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Aufsatz zugänglich unter
URN: urn:nbn:de:hbz:385-10762

License to Kill? — Disease Eradication Programs May Not be in Line with the Convention on Biological Diversity

Hochkirch, Axel

Weitere Beteiligte (Hrsg. etc.): Josha Beninde, Marietta Fischer, André Krahner, Cosima Lindemann, Daniela Matenaar, u.a.

Originalveröffentlichung: (2017) Conservation Letters
Dokument 1.pdf (380 KB)

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SWD-Schlagwörter: Pathogener Mikroorganismus , Ausrottung , Biodiversität
Freie Schlagwörter (Englisch): Eradication, insect conservation, wetland conservation, biodiversity hotspots, conservation value
Institut: Geographie und Geowissenschaften
DDC-Sachgruppe: Biowissenschaften, Biologie
Sonstige beteiligte Institution: The publication was funded by the Open Access Fund of Universität Trier and the German Research Foundation (DFG)
Dokumentart: Aufsatz
Sprache: Englisch
Erstellungsjahr: 2017
Publikationsdatum: 01.08.2017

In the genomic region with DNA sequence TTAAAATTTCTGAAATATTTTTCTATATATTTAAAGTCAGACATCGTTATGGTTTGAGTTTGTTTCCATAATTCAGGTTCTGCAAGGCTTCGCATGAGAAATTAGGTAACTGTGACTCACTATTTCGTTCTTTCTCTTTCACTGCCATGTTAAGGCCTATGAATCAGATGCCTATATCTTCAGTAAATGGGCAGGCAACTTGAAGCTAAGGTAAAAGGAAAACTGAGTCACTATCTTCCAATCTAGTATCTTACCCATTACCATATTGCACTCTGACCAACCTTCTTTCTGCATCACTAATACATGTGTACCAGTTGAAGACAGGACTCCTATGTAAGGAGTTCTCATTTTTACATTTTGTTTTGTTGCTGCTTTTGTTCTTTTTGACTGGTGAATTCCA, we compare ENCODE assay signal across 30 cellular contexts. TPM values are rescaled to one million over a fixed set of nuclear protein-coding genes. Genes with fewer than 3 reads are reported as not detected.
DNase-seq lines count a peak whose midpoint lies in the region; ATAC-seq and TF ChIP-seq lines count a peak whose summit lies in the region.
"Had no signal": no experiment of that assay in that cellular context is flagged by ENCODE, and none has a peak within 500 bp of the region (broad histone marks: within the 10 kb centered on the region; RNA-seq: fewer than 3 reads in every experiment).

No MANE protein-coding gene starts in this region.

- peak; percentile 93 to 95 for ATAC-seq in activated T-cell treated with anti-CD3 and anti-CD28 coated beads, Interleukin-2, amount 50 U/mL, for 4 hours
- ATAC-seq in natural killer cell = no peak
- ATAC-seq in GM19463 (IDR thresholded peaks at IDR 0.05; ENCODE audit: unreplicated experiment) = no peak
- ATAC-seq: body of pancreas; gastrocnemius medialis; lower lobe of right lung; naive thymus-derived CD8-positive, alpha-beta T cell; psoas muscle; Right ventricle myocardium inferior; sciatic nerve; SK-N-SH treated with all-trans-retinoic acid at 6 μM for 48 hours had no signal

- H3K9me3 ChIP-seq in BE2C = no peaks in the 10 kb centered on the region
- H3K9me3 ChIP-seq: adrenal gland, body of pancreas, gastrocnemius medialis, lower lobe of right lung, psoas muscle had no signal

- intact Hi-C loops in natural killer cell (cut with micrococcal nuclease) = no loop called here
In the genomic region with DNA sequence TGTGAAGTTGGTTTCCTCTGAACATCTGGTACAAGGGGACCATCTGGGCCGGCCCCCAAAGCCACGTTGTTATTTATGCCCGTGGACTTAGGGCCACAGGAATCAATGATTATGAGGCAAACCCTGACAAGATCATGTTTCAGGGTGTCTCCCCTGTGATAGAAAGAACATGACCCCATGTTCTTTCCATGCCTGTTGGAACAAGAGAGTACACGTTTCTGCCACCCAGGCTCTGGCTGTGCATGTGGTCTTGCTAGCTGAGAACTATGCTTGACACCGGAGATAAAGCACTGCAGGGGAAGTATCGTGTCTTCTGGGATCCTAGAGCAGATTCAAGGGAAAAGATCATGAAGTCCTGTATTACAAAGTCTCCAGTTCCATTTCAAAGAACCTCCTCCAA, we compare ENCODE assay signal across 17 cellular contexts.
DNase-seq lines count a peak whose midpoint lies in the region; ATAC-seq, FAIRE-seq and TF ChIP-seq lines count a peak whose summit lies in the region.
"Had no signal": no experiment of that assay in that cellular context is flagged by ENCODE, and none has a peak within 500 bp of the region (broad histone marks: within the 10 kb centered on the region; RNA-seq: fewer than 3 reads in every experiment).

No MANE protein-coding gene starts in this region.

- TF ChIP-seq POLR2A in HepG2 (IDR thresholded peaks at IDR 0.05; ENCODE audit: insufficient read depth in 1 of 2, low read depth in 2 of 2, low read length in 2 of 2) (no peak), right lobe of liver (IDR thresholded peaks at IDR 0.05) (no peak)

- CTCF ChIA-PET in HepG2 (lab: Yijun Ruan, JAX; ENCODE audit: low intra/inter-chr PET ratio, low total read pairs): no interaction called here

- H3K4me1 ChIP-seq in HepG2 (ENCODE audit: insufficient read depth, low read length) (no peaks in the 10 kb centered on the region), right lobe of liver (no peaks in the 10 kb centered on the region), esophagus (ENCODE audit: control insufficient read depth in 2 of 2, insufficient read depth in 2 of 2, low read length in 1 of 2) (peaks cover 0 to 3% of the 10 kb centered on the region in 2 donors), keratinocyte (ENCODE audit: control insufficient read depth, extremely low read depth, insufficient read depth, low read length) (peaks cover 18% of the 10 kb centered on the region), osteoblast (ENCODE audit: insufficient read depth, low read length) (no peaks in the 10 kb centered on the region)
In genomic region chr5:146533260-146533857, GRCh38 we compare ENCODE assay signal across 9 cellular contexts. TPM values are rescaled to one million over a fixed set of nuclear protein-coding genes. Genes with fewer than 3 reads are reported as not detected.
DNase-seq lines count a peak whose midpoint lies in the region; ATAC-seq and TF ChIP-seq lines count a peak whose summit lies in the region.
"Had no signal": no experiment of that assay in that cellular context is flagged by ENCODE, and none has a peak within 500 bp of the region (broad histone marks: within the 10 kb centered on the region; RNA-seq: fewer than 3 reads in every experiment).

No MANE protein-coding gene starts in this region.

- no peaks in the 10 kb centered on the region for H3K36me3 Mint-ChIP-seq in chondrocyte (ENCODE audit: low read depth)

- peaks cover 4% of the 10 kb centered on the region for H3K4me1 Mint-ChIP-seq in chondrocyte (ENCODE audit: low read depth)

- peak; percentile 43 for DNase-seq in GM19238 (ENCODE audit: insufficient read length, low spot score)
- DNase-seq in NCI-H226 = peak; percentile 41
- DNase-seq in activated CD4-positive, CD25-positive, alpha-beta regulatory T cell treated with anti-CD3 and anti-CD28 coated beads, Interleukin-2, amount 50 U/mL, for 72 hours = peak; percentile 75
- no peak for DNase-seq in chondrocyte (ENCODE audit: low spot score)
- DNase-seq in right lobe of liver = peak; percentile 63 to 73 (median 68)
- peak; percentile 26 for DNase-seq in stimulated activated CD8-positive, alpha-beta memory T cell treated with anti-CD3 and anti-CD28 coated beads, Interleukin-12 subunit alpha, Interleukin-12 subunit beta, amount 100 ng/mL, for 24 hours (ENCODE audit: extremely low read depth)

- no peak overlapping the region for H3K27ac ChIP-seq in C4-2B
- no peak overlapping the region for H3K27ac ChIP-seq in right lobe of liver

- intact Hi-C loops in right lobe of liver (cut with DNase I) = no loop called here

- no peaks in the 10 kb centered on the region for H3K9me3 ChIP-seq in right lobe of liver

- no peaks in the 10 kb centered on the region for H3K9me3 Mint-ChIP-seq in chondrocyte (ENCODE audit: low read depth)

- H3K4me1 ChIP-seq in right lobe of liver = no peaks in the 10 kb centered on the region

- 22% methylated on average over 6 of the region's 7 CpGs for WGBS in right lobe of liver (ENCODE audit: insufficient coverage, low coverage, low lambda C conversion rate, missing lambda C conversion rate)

Bemerkung: DOI:
Kurzfassung auf Englisch: Global human population growth is associated with many problems, such asrnfood and water provision, political conflicts, spread of diseases, and environmental destruction. The mitigation of these problems is mirrored in several global conventions and programs, some of which, however, are conflicting. Here, we discuss the conflicts between biodiversity conservation and disease eradication. Numerous health programs aim at eradicating pathogens, and many focus on the eradication of vectors, such as mosquitos or other parasites. As a case study, we focus on the “Pan African Tsetse and Trypanosomiasis Eradication Campaign,” which aims at eradicating a pathogen (Trypanosoma) as well as its vector, the entire group of tsetse flies (Glossinidae). As the distribution of tsetse flies largely overlaps with the African hotspots of freshwater biodiversity, we argue for a strong consideration of environmental issues when applying vector control measures, especially the aerial applications of insecticides.rnFurthermore, we want to stimulate discussions on the value of speciesrnand whether full eradication of a pathogen or vector is justified at all. Finally, we call for a stronger harmonization of international conventions. Proper environmental impact assessments need to be conducted before control or eradication programs are carried out to minimize negative effects on biodiversity.

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